Indeed; for a government agency or an outside contractor to put together a task force and then attempt to track down adult filming locations everywhere in the state would likely cost far more than $150,000.
By comparison, Los Angeles County Health Department head Dr. Jonathan Fielding has estimated that just to set up such a task force within his own department and hire investigators to enforce compliance with LA County Measure B would cost, for the first two years of operation, more than $580,000, though some of that cost would supposedly be offset by the cost of the public health permits adult producers would be required to buy.
So, the next date to mark down will be May 24th, when all of the "on suspense"/"suspension" bills are taken up by the Appropriations Committee. I'm guessing that AHF and Hall are already on the phones, lobbying their forces.
If the bill is not passed on to the full Assembly by then, it's essentially dead for this year, and probably for the next fiscal year as well. Still, not a good idea to let guards down, since AHF's money still has some juice in Sacramento. Updates as warranted, of course.
Seems like the BAH-LOCK dropped on AB 332 may be a bit more permanent than I even expected. This was just posted at TheSword.com, a gay porn blog (Caution: Link NSFW; bolded emphasis added by me):
Kink.com CEO Peter Acworth joined other San Francisco studio reps and performers along with attorney Karen Tynan in Sacramento today to testify against AB 332, but it turns out they didn’t need to. The bill to mandate condoms in California porn has failed.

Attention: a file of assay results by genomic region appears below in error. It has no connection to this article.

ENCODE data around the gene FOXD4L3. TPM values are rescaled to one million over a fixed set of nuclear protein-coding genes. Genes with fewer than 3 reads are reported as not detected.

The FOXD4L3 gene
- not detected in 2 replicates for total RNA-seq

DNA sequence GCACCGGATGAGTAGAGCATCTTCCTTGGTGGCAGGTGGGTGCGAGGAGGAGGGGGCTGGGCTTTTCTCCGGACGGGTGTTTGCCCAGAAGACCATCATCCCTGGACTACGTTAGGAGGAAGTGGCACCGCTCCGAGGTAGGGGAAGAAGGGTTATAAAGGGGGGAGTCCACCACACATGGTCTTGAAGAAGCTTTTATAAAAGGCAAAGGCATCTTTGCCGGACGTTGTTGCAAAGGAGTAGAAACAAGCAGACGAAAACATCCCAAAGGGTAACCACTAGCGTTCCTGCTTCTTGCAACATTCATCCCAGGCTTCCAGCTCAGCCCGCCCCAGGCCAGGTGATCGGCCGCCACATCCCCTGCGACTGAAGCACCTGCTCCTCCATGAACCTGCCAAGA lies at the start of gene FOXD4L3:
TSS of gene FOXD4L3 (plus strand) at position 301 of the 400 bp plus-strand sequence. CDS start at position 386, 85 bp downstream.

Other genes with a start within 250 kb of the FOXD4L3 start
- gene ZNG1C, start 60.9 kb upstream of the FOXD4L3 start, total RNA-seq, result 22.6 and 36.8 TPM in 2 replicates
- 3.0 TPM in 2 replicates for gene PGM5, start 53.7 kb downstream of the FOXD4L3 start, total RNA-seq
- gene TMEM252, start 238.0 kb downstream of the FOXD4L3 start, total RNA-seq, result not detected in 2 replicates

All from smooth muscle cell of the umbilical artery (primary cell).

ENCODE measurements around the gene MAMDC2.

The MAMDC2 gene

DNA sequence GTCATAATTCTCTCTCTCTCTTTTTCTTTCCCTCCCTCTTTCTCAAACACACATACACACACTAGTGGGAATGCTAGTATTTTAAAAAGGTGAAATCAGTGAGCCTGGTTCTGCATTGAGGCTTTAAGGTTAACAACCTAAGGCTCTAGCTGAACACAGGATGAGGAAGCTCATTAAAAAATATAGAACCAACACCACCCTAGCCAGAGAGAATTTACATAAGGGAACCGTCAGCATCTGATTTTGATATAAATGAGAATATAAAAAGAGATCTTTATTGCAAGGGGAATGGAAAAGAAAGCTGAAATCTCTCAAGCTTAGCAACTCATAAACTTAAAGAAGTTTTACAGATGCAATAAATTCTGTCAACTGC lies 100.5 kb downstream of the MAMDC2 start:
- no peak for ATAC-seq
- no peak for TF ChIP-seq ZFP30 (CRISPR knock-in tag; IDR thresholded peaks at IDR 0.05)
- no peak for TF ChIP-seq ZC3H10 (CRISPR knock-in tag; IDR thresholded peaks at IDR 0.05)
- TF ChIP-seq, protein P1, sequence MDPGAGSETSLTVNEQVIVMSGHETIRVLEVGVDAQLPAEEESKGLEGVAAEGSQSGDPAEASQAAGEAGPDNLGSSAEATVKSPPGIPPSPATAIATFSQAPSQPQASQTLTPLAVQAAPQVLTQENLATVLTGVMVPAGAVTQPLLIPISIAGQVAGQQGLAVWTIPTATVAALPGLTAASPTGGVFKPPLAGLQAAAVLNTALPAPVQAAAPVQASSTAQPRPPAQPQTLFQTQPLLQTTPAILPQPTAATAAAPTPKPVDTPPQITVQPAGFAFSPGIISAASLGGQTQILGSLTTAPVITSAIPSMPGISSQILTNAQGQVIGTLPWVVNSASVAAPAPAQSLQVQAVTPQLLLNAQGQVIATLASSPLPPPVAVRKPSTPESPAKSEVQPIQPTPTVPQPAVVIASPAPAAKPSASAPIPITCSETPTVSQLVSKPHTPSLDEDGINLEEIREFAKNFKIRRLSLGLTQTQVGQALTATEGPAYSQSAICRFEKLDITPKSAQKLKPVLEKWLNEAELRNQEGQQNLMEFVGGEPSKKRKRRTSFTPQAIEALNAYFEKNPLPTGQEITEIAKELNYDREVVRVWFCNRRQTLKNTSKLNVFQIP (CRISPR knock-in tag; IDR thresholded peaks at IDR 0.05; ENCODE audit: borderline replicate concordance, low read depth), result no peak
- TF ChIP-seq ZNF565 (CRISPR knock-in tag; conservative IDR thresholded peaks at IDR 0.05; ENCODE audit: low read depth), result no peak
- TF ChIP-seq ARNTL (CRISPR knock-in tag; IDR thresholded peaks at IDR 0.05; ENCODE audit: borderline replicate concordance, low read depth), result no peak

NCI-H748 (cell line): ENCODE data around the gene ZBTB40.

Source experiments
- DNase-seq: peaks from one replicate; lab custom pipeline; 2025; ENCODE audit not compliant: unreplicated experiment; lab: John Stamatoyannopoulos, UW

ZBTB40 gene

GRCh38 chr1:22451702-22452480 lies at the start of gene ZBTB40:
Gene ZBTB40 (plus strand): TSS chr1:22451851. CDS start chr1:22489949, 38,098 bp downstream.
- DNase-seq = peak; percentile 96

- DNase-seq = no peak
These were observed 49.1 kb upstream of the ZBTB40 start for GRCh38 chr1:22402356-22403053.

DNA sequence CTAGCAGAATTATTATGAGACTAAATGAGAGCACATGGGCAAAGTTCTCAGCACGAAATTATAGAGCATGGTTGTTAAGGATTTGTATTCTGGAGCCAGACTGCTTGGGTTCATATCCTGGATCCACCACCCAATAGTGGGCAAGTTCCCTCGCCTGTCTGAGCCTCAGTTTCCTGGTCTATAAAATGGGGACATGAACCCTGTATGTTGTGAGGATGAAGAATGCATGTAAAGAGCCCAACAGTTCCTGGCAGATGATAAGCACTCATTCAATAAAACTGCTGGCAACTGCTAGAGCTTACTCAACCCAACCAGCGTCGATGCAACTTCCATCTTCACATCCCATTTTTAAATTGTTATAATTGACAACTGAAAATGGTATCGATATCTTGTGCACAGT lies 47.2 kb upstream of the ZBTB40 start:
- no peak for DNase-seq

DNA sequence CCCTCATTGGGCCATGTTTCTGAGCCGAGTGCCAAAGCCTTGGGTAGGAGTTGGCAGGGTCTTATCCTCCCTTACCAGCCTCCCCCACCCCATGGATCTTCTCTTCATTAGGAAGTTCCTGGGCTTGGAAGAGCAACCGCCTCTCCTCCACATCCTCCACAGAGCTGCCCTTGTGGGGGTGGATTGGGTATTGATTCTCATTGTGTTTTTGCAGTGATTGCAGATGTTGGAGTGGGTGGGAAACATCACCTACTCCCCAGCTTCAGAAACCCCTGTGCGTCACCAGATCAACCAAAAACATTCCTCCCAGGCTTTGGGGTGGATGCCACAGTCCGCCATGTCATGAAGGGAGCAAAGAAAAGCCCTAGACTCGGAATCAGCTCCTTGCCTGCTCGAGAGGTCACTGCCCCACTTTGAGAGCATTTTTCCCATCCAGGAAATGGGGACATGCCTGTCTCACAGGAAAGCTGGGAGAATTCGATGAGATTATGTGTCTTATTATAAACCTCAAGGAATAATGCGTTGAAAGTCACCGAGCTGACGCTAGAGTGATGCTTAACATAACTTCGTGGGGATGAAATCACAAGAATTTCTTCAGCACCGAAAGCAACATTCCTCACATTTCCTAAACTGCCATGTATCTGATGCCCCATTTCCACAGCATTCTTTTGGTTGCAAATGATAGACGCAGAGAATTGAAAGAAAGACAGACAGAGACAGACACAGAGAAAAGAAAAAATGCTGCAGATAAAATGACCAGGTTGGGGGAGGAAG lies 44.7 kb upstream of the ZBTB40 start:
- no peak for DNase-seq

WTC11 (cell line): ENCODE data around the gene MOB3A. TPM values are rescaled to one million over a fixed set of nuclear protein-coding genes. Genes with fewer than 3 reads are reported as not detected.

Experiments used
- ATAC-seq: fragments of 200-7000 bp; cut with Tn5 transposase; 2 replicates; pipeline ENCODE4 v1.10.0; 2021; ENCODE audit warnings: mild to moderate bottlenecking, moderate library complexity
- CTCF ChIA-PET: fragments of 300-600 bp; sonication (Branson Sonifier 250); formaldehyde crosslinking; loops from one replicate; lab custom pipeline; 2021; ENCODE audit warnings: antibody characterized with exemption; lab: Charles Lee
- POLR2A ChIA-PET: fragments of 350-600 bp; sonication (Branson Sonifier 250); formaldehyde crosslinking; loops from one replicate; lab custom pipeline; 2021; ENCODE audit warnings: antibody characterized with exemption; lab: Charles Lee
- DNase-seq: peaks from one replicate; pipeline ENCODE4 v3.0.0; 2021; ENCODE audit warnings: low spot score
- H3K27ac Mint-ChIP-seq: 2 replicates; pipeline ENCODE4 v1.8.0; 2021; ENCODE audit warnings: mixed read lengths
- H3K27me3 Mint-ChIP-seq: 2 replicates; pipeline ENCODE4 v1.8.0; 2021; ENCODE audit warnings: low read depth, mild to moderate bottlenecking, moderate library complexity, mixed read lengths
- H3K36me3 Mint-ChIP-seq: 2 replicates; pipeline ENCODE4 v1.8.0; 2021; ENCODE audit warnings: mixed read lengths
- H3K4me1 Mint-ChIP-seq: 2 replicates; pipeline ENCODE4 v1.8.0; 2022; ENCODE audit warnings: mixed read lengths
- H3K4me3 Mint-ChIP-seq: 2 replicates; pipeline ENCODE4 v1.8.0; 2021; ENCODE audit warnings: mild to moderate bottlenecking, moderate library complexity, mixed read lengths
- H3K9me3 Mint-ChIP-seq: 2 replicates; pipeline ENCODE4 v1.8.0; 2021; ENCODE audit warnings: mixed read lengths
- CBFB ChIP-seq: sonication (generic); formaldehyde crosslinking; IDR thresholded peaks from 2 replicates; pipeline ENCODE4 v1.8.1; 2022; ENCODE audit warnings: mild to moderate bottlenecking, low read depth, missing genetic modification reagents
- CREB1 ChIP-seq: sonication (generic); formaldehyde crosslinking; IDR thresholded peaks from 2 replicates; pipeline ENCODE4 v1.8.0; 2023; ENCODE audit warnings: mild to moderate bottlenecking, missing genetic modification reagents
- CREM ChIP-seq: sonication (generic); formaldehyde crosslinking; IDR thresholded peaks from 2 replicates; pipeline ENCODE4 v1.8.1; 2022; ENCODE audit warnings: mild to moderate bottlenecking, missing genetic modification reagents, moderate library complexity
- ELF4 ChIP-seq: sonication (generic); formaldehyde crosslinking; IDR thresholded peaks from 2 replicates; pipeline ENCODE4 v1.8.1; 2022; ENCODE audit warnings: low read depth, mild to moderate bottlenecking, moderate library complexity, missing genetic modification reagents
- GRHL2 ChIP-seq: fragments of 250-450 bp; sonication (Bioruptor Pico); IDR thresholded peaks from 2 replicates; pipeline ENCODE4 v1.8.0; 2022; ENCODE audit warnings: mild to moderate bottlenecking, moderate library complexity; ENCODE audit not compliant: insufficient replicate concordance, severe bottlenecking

Keep in mind, however, that AB 332 was thought to have been killed by the Health and Labor Subcommittee earlier when the first vote there didn't get enough votes to pass...but that was reversed later that day when some abstainers switched their votes in favor of the bill to pass on. Never underestimate the power of AHF's bank.
After passing the Labor Committee last month, the bill was put before the Appropriations Committee today where it was soundly rejected (committee members having recognized there is no state money to fund it). In fact, the committee didn’t even hold a formal vote on AB 332 since its sponsor, committee member Isadore Hall, likely knew there wouldn’t be enough votes for it to pass.
“Hall didn’t have the votes,” attorney Karen Tynan tells The Sword. “So, there was no vote, and the bill is now considered ‘on suspense,’ or in other words, in limbo. None of our San Francisco contingents needed to testify against the bill, and no one from (sponsor) AHF even showed up to testify in favor of the bill, probably because they knew they didn’t have the votes.”
While the statewide bill to force porn studios to use condoms in their productions is now considered dead, this doesn’t solve the ongoing drama between porn studios and LA County over AHF’s other condom law, Measure B, which mandates condom use in porn shot in Los Angeles.
Tynan and reps from San Francisco-based studios plan to continue their outreach to California legislators about the potential financial impact of AB 332—on both the industry and the state economy—to ensure that similar bills aren’t brought to committee in the future.
Though, if The Sword's account is verified, the industry may have dodged another nuke. At least, for now.